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Differential Use of Available Genetic Tests among Primary Care Physicians in the U.S.: Results of a National Survey

Harvard/MGH Center on Genomics, Vulnerable Populations, and Health Disparities, Massachusetts General Hospital/Partners HealthCare, Boston, Massachusetts, USA.
Genetics in medicine: official journal of the American College of Medical Genetics (Impact Factor: 6.44). 07/2008; 10(6):404-14. DOI: 10.1097/GIM.0b013e3181770184
Source: PubMed

ABSTRACT This study assesses primary care physicians' experience ordering and referring patients for genetic testing, and whether minority-serving physicians are less likely than those serving fewer minorities to offer such services.
Survey of a random sample of 2000 primary care physicians in the United States (n = 1120, 62.3% response rate based on eligible respondents) conducted in 2002 to assess what proportion have (1) ever ordered a genetic test in general or for select conditions; (2) ever referred a patient for genetic testing to a genetics center or counselor, a specialist, a clinical research trial, or to any site of care.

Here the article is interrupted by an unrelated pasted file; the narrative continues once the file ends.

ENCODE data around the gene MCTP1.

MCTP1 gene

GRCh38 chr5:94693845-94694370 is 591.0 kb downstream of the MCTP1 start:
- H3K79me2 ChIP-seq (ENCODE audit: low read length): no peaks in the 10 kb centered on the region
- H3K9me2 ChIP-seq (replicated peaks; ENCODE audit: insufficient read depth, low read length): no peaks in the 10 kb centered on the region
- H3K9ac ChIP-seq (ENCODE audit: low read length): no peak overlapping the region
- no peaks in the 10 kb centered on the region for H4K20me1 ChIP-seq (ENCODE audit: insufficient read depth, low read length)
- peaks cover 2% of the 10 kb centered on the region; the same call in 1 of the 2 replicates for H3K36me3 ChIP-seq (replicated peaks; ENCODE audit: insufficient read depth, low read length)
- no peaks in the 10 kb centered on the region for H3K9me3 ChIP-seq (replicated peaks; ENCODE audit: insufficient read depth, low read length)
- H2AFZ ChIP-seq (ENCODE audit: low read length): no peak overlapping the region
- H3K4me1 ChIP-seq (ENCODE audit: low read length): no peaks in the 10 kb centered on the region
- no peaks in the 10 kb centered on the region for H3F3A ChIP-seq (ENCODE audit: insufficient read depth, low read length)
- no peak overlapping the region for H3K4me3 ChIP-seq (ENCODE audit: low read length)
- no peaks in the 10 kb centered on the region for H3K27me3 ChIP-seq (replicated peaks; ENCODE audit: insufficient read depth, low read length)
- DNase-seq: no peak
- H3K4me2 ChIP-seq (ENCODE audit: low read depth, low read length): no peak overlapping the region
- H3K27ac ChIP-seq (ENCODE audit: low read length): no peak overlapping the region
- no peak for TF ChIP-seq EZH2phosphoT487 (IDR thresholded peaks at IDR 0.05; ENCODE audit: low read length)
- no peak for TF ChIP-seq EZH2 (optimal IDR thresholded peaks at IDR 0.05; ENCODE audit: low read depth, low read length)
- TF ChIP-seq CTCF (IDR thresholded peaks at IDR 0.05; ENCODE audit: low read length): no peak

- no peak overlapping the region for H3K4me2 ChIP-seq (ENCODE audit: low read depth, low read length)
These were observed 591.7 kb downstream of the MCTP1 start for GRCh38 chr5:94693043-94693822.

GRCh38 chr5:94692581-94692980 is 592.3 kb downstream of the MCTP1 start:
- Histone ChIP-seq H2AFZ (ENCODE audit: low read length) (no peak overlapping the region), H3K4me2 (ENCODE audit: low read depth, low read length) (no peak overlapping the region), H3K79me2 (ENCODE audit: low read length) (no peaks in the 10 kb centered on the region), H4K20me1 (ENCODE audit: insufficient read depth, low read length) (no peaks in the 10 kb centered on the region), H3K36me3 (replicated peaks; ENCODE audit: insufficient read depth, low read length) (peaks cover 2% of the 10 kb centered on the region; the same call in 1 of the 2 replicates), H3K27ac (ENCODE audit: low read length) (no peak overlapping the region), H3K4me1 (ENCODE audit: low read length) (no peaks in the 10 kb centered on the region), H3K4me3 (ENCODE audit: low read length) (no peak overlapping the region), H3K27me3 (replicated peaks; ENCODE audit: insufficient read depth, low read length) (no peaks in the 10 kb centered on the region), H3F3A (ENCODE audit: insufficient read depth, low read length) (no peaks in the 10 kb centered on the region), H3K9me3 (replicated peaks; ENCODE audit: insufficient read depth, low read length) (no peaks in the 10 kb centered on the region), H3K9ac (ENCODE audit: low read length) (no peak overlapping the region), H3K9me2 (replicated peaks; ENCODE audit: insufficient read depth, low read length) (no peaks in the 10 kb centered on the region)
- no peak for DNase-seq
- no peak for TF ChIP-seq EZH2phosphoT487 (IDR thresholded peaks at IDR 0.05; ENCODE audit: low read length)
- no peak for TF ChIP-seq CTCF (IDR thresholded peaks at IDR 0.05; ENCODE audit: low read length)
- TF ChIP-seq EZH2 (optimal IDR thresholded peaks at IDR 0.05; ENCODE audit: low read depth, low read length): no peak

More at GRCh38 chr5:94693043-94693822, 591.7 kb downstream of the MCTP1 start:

Nationally, 60% of primary care physicians have ordered a genetic test and 74% have referred a patient for genetic testing. Approximately 62% of physicians have referred a patient for genetic testing to a genetics center/counselor or to a specialist, and 17% to a clinical trial. Minority-serving physicians were significantly less likely to have ever ordered a genetic test for breast cancer, colorectal cancer, or Huntington disease, or to have ever referred a patient for genetic testing relative to those serving fewer minorities.
Reduced utilization of genetic tests/referrals among minority-serving physicians emphasizes the importance of tracking the diffusion of genomic medicine and assessing the potential impact on health disparities.

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Available from: Douglas E Levy, Jul 25, 2014
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